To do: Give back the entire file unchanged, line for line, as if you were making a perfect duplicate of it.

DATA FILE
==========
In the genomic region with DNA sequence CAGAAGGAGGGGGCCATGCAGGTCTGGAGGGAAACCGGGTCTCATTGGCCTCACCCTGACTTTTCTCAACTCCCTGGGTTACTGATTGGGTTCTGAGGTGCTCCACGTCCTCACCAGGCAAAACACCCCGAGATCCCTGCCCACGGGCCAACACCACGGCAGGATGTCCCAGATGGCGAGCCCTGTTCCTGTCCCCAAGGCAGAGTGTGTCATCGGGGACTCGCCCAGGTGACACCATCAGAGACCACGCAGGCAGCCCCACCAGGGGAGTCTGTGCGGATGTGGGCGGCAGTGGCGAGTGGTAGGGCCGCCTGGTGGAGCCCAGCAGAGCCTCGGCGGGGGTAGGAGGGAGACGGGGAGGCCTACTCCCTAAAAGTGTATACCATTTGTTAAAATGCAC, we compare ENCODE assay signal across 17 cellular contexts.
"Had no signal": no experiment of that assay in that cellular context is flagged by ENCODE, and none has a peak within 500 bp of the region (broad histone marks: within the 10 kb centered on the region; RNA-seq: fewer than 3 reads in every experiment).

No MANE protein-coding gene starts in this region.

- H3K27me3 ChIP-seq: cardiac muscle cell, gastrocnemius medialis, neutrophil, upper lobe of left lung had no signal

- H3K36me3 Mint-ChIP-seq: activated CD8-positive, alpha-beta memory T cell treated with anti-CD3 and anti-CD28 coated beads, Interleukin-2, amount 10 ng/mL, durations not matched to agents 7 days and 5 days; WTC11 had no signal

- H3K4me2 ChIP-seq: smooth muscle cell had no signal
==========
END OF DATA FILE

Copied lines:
In the genomic region with DNA sequence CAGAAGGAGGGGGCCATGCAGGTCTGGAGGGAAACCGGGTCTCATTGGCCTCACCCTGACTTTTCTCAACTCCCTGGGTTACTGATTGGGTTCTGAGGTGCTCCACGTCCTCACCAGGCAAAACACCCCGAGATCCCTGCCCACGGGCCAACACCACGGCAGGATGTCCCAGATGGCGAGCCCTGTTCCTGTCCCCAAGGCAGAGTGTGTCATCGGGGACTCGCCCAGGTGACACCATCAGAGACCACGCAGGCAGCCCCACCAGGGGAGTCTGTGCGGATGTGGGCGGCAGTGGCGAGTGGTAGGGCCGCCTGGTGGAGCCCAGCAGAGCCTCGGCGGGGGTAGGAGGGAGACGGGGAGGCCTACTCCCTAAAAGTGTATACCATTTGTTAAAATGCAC, we compare ENCODE assay signal across 17 cellular contexts.
"Had no signal": no experiment of that assay in that cellular context is flagged by ENCODE, and none has a peak within 500 bp of the region (broad histone marks: within the 10 kb centered on the region; RNA-seq: fewer than 3 reads in every experiment).

No MANE protein-coding gene starts in this region.

- H3K27me3 ChIP-seq: cardiac muscle cell, gastrocnemius medialis, neutrophil, upper lobe of left lung had no signal

- H3K36me3 Mint-ChIP-seq: activated CD8-positive, alpha-beta memory T cell treated with anti-CD3 and anti-CD28 coated beads, Interleukin-2, amount 10 ng/mL, durations not matched to agents 7 days and 5 days; WTC11 had no signal

- H3K4me2 ChIP-seq: smooth muscle cell had no signal